Saturday, October 20, 2012


Welfare?

The unrelenting attack on welfare programs and on welfare recipients continue. Persons on welfare are portrayed as slackers, as persons who are dependent, who refuse to take charge of their lives and to make something of themselves.
Many observers suggest that this continuing denigration of a significant number of Americans is connected to the fact that persons of color are disproportionately represented among welfare recipients.
Here are some facts:
A significant percentage of welfare recipients are children. Since 2004/2005, children, not adults, have made up the majority of welfare cases in California. Some observers claim that two thirds of welfare recipients are children.
Besides children, the elderly consume a significant percentage of annual welfare spending. According to some accounts, 53 percent of the benefit dollars spent on entitlement programs spend go to assist the elderly — not to able-bodied, working-age Americans who choose not to work.
Other welfare recipients that do not fit the negative stereotypes are single mothers. Women who are divorced from a violent husband, or a husband who meets his midlife crisis by marrying a much younger woman, often find themselves unable to get a job that will support them. While they go back to school, the government will support them for a few years so that they can prepare themselves to work and to take care of themselves.
The 'working poor' make up a fourth important category of welfare recipients. One in four jobs in the United States today does not pay enough to lift families out of poverty. The problem is not that people do not work. The problem is that they don't get paid enough to live without some government assistance. According to the most recent data available from the Census Bureau, 104 million people – a third of the population – have incomes below $38,000 for a family of three.
More people can only find part-time jobs. That does not provide enough to live on. Besides part-time jobs do n ot provide health insurance. Part-timers need government help to pay their medical bills.
The fact that so many jobs will not pay enough for a family of three to live on, has the side effect that a certain number of welfare recipients work but their work is not reported to the government so that they can continue to receive some assistance to supplement their meager earnings. That tends to inflate the number of people who are supposedly "welfare dependent."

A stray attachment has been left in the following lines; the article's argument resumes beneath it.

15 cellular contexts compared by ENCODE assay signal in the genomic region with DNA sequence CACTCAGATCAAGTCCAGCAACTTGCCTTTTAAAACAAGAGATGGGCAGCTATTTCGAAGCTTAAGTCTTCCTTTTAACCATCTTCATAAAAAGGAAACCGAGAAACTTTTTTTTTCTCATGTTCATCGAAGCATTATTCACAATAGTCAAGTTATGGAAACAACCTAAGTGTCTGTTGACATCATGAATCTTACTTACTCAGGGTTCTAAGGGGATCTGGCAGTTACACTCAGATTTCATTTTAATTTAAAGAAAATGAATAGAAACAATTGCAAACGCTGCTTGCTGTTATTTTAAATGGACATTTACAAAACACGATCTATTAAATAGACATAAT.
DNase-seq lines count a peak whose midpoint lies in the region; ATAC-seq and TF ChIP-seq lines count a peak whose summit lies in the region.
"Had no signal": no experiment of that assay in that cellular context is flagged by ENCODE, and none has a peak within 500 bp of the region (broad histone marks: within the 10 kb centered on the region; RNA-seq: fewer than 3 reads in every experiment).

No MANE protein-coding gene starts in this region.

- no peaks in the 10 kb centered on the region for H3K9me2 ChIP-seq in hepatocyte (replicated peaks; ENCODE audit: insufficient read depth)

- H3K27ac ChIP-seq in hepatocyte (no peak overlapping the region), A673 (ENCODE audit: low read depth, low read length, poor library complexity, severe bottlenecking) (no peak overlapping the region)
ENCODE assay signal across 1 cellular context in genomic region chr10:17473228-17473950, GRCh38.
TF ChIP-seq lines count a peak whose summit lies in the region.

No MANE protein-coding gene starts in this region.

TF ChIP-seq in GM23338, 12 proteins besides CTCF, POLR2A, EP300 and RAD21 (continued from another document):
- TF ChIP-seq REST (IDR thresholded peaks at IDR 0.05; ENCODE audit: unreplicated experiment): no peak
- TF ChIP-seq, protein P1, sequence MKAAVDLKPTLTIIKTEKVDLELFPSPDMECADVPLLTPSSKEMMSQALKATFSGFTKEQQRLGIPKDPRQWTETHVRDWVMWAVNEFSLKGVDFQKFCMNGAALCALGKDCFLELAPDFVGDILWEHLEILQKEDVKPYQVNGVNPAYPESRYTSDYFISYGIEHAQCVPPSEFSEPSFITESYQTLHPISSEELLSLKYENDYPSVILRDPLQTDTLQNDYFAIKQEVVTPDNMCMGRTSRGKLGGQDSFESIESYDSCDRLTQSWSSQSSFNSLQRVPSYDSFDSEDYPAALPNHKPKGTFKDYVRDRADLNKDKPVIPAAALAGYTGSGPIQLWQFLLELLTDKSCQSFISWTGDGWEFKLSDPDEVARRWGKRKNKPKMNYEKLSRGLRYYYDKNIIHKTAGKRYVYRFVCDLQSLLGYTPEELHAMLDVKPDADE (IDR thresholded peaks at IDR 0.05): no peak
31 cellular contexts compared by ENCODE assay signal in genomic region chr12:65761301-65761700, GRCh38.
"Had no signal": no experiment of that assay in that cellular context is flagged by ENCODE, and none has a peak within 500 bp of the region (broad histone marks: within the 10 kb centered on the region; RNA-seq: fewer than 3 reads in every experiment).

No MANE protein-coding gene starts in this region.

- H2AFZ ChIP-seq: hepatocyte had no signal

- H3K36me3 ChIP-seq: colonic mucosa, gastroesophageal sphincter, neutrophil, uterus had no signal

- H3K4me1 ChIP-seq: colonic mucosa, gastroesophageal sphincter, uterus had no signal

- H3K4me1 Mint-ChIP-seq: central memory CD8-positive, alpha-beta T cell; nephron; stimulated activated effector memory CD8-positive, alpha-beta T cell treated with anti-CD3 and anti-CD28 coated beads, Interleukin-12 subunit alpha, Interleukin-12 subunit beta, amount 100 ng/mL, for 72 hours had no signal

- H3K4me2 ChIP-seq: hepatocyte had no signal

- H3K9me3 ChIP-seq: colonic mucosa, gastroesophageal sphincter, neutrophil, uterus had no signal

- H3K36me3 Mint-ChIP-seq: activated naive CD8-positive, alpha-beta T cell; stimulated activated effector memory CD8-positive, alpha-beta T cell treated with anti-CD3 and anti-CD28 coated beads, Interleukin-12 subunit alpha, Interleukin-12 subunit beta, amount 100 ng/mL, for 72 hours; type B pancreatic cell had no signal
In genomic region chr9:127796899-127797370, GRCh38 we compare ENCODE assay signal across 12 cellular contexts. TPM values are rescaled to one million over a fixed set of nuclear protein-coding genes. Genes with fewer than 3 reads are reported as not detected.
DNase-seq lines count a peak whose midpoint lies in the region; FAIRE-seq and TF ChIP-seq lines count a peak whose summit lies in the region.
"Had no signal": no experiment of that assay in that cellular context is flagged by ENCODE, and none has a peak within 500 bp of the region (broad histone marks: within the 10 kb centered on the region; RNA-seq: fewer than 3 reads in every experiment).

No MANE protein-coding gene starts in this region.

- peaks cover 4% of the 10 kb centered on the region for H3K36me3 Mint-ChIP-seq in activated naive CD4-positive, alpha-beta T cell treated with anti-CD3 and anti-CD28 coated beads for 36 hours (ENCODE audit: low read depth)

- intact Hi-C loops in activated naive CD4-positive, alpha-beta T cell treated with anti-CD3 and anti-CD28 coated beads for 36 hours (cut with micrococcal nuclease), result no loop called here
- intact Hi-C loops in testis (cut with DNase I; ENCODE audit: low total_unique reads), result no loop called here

According to government figures, the number of people who could possibly be "welfare dependent" – dependent on government handouts for many years – is somewhere between 10 and 20% of all welfare recipients. There is absolutely no truth in the scare stories of half the American population being unwilling to take charge of their lives, sitting at home, waiting for their monthly government check.
Obviously these figures do not add up. A central difficulty in this highly politicized debate is that facts are hard to come by. But even if the numbers I have cited are all exaggerated, it remains incontestable that the stereotype of the welfare recipient-as-slacker is just that--a stereotype that bears little resemblance to reality.
Moreover, it is extremely important to understand whom social welfare benefits. Since a significant portion of welfare payments go to supplement the inadequate income of working people, welfare for the poor is, of course, at the same time welfare for the rich, for employers. Consider this example: Walmart is well-known to pay extremely low wages. In some stores the human relations people will tell all new hires how to get on food stamps and other kinds of government assistance. Walmart is quite openly admits that wages are too low to live on. It can charge low prices to its customers because it underpays its employees. It can get away with that because the government helps out. In the end the low prices in the Walmart store are made possible by the social welfare system. The US government welfare system subsidizes Walmart's profits and the savings realized by its customers.
Walmart and many other employers are "welfare dependent." When politicians try to scare up distrust and animosity against welfare recipients they should mention Walmart and its customers among them.
We hear a good deal about American employers whose companies are "lean and mean" and we are invited to admire their can-do spirit, the private initiative that makes companies that had been suffering profitable again. But what makes companies "lean" are the low wages paid to employees – and not those in the front office either. Companies can do that because the government will make up some of the difference between a living wage and what actual American companies pay to their fellow citizens.
What allows companies to be "lean and mean," is the government's social welfare system. American employers are chief among the welfare dependents.
Thank you Uncle Sam.